Pink Icing without Food Colouring

But what do you do when your child wants pink cupcakes? Well, I’m happy to report that I have an answer you will love. Beets my friend. Beets.

While food colouring does make icing look spectacular, it’s not so spectacular for us or the earth.  Artificial colours have been linked to behavioural problems and even certain kinds of cancer, according to the Environmental Working Group.

But what do you do when your child wants pink cupcakes? Well, I’m happy to report that I have an answer you will love. Beets my friend. Beets.

All you have to do is make a regular batch of icing, and simply add the juice from one small beet (about 1-2 Tbsp) using a juicer. And when you do, this is what happens!

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How PINK is that! Pretty impressive I think, for a beet (which is not even pink to begin with).

These cupcakes helped us celebrate Eily’s 4th Birthday over the weekend and I’d say, judging by her little grin, that the amount of pinkness was to her liking.

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3 ways to Have Fun in January, Victorian Style

Poor January. After all of the merriment and festivities of December, January often stretches out in front of us endlessly. But it doesn’t have to. Whenever the weather gets too cold or there’s a cold or flu running its course and we are home-bound, I always turn to one of my favourite books for inspiration: Mrs. Sharp’s Traditions: Reviving Victorian Family Celebrations of Comfort and Joy.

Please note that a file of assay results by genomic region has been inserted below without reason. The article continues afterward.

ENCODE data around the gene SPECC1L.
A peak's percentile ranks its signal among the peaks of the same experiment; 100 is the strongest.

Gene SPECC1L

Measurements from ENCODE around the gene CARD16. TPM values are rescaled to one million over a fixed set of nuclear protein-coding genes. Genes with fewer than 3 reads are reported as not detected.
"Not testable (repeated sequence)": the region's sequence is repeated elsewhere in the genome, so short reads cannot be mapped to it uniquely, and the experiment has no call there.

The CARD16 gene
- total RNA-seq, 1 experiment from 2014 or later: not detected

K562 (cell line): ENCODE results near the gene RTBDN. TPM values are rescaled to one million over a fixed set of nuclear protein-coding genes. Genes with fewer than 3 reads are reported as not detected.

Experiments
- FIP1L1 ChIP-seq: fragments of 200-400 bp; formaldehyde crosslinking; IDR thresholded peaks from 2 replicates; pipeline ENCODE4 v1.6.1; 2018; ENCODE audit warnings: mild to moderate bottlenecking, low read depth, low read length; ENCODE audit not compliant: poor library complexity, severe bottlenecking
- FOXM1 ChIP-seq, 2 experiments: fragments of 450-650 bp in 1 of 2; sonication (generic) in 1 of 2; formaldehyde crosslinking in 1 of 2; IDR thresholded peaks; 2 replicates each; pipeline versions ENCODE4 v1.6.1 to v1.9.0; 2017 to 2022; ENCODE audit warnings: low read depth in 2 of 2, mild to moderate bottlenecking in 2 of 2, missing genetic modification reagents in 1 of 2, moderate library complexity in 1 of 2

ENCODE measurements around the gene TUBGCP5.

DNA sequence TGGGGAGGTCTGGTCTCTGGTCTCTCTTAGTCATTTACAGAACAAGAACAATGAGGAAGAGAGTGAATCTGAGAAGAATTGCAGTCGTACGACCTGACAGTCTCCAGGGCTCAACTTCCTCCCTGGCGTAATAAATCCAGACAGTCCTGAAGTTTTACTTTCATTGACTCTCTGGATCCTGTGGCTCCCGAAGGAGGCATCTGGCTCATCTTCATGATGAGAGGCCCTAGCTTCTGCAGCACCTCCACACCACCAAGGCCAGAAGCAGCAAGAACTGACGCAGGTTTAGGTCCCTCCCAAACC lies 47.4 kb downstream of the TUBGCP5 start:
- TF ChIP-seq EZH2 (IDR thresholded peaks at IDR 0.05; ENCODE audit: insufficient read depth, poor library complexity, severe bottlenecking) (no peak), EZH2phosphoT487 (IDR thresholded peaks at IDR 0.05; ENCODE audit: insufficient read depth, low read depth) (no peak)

Poor January. After all of the merriment and festivities of December, January often stretches out in front of us endlessly. But it doesn’t have to. Whenever the weather gets too cold or there’s a cold or flu running its course and we are home-bound, I always turn to one of my favourite books for inspiration: Mrs. Sharp’s Traditions: Reviving Victorian Family Celebrations of Comfort and Joy.DSC_0010

Victorian’s were experts at amusing themselves indoors and out without any technology to speak of. Celebration was a way of life and because of this, life was very family focused. Certainly we could all take a cue from some of their simple pastimes, guaranteed to draw your family close together.

  1. Board Games:  This is such a classic way to spend time together as a family. I still remember a 3-day round of Monopoly that my family played during a winter power outage when I was 8. If you have young children, I recommend co-operative games. Dealing with winning and losing when your brain can’t understand that concept is NOT very fun (for anyone involved).  Co-operative games are great because they encourage sharing and working together, and victory feels so much sweeter when the whole family wins 🙂  We just bought Herbal Wild Craft (love it!) and are hoping to add more games to our collection.

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2. Puzzles: Admittedly, I was not from a puzzle family, so this took me a little while to get into. However, my husband and children LOVE puzzles so much that I am starting to see why. Puzzles can be very meditative and are a great way to develop problem solving, reasoning, co-ordination, and spatial arrangements (especially important for girls).  Working on puzzles even encourages the production of dopamine, the feel-good hormone!